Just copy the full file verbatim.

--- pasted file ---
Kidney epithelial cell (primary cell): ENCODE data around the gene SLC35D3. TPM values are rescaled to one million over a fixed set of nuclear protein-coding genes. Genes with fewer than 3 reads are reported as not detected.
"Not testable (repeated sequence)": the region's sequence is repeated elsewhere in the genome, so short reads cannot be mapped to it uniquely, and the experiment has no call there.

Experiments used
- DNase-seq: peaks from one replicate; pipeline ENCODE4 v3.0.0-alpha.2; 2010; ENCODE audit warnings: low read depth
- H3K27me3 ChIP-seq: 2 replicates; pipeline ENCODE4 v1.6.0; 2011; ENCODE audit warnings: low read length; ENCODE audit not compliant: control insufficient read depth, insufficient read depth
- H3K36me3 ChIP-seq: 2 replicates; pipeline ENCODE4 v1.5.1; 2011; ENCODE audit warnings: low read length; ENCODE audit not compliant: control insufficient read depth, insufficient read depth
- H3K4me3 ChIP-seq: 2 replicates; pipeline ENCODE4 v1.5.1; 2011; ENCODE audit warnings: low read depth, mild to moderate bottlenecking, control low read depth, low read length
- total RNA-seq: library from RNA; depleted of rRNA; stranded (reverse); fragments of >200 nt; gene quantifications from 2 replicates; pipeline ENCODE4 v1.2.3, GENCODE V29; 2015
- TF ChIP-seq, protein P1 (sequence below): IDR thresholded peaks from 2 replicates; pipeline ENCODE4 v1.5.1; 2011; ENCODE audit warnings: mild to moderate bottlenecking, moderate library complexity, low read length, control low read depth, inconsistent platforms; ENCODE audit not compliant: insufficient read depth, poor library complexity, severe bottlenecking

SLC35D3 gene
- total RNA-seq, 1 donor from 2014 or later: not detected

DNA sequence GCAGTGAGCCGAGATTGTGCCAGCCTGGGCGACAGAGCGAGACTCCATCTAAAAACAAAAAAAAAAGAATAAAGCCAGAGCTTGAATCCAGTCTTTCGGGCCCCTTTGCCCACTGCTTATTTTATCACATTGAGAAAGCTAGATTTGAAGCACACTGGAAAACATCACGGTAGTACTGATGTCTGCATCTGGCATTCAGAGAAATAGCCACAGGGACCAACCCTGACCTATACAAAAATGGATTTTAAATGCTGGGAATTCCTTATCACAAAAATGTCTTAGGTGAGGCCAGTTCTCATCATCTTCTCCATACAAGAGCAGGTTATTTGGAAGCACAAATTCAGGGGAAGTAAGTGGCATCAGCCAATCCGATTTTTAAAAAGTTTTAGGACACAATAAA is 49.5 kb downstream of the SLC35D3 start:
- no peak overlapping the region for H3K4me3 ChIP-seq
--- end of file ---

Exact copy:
Kidney epithelial cell (primary cell): ENCODE data around the gene SLC35D3. TPM values are rescaled to one million over a fixed set of nuclear protein-coding genes. Genes with fewer than 3 reads are reported as not detected.
"Not testable (repeated sequence)": the region's sequence is repeated elsewhere in the genome, so short reads cannot be mapped to it uniquely, and the experiment has no call there.

Experiments used
- DNase-seq: peaks from one replicate; pipeline ENCODE4 v3.0.0-alpha.2; 2010; ENCODE audit warnings: low read depth
- H3K27me3 ChIP-seq: 2 replicates; pipeline ENCODE4 v1.6.0; 2011; ENCODE audit warnings: low read length; ENCODE audit not compliant: control insufficient read depth, insufficient read depth
- H3K36me3 ChIP-seq: 2 replicates; pipeline ENCODE4 v1.5.1; 2011; ENCODE audit warnings: low read length; ENCODE audit not compliant: control insufficient read depth, insufficient read depth
- H3K4me3 ChIP-seq: 2 replicates; pipeline ENCODE4 v1.5.1; 2011; ENCODE audit warnings: low read depth, mild to moderate bottlenecking, control low read depth, low read length
- total RNA-seq: library from RNA; depleted of rRNA; stranded (reverse); fragments of >200 nt; gene quantifications from 2 replicates; pipeline ENCODE4 v1.2.3, GENCODE V29; 2015
- TF ChIP-seq, protein P1 (sequence below): IDR thresholded peaks from 2 replicates; pipeline ENCODE4 v1.5.1; 2011; ENCODE audit warnings: mild to moderate bottlenecking, moderate library complexity, low read length, control low read depth, inconsistent platforms; ENCODE audit not compliant: insufficient read depth, poor library complexity, severe bottlenecking

SLC35D3 gene
- total RNA-seq, 1 donor from 2014 or later: not detected

DNA sequence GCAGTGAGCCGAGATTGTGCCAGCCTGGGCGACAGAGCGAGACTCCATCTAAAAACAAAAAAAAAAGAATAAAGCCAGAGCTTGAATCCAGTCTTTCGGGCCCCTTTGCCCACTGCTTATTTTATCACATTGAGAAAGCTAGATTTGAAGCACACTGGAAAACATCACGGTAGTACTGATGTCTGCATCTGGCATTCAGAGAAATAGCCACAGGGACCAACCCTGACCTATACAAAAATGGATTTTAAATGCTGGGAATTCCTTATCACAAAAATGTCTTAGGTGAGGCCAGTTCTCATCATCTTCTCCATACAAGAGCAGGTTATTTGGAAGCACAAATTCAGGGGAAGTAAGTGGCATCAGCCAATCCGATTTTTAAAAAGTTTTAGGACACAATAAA is 49.5 kb downstream of the SLC35D3 start:
- no peak overlapping the region for H3K4me3 ChIP-seq